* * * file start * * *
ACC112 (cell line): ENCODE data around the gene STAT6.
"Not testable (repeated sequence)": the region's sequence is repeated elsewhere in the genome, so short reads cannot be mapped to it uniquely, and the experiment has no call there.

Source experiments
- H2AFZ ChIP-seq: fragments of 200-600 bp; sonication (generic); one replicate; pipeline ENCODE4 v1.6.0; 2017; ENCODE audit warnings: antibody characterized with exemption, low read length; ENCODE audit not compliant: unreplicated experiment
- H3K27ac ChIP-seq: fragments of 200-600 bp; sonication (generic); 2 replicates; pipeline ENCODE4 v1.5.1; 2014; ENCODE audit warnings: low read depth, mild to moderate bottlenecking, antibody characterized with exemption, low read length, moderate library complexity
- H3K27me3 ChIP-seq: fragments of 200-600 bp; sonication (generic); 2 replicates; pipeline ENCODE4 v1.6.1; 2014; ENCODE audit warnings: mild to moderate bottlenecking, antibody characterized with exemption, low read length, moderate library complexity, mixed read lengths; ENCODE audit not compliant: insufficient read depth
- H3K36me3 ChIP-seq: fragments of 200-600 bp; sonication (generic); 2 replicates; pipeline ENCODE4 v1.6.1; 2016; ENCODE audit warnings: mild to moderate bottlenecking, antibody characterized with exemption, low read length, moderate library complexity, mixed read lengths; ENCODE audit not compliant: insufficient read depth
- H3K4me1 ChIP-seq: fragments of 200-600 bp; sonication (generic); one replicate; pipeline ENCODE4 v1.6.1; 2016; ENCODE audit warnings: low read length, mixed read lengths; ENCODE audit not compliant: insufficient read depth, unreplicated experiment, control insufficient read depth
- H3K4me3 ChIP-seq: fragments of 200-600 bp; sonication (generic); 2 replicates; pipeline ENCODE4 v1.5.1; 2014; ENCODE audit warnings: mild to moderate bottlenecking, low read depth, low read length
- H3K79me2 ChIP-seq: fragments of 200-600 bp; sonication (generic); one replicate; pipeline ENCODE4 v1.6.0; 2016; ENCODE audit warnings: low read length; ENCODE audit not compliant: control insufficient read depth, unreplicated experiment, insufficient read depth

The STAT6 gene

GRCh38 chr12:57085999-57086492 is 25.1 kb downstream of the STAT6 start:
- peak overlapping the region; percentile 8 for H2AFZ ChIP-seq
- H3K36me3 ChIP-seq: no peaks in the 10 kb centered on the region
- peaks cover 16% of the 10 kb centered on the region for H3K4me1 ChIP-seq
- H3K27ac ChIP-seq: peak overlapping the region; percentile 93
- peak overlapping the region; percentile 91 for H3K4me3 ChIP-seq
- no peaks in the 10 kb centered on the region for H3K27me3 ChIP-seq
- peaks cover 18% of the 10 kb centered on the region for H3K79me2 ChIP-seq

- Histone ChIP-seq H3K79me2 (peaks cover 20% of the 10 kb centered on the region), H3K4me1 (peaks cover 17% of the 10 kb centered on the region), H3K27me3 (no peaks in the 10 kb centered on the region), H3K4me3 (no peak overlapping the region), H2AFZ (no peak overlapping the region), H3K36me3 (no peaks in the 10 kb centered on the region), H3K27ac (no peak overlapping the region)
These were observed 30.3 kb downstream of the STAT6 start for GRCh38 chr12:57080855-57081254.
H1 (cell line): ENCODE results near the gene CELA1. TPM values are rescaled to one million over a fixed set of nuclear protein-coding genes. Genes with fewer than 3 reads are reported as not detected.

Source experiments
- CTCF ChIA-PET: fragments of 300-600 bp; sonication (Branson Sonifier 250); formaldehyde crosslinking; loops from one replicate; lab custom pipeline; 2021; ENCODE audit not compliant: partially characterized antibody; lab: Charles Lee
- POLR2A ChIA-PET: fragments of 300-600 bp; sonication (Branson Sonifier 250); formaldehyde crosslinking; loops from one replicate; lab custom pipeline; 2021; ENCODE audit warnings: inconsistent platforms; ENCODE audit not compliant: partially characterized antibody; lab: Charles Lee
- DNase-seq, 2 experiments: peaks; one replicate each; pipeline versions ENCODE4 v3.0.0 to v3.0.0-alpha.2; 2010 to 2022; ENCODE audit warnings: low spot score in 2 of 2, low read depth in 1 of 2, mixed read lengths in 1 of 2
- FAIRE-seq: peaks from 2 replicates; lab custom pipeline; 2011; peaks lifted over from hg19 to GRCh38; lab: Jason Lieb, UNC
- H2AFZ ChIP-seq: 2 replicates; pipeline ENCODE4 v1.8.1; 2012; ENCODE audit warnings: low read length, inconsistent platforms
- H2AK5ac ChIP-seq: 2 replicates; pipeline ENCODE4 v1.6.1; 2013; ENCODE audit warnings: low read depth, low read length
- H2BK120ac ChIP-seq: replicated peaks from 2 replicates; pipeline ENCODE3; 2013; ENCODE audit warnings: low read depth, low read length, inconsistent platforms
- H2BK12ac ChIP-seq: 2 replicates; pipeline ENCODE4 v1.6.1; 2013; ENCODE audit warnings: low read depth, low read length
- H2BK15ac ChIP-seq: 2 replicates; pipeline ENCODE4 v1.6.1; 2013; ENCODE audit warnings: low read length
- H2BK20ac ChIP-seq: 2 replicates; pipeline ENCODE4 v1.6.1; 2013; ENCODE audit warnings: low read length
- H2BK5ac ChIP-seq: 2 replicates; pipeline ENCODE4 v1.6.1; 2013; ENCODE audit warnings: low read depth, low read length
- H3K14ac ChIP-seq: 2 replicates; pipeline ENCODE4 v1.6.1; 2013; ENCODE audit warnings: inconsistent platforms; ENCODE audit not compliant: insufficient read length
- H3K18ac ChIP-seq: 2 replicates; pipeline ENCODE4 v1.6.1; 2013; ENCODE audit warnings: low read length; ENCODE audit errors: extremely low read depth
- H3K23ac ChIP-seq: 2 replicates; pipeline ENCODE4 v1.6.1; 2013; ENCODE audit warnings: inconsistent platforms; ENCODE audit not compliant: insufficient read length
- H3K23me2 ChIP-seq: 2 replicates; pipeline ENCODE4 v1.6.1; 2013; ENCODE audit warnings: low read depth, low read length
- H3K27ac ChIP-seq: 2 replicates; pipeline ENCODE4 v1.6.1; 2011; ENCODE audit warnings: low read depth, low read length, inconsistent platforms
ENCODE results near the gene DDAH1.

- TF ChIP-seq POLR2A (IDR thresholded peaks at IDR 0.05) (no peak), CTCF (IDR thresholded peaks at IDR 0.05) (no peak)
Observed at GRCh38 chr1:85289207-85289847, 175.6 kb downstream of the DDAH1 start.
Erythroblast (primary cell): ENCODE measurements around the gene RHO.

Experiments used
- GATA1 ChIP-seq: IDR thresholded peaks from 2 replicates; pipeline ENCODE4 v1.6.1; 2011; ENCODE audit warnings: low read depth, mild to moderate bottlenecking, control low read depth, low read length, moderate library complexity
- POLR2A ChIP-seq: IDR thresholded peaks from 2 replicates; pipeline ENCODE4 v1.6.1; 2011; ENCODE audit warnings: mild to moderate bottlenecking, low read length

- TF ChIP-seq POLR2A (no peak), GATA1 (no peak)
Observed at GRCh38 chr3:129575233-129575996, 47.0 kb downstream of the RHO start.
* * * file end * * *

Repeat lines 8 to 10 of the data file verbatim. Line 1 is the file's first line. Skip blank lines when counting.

- H3K4me1 ChIP-seq: fragments of 200-600 bp; sonication (generic); one replicate; pipeline ENCODE4 v1.6.1; 2016; ENCODE audit warnings: low read length, mixed read lengths; ENCODE audit not compliant: insufficient read depth, unreplicated experiment, control insufficient read depth
- H3K4me3 ChIP-seq: fragments of 200-600 bp; sonication (generic); 2 replicates; pipeline ENCODE4 v1.5.1; 2014; ENCODE audit warnings: mild to moderate bottlenecking, low read depth, low read length
- H3K79me2 ChIP-seq: fragments of 200-600 bp; sonication (generic); one replicate; pipeline ENCODE4 v1.6.0; 2016; ENCODE audit warnings: low read length; ENCODE audit not compliant: control insufficient read depth, unreplicated experiment, insufficient read depth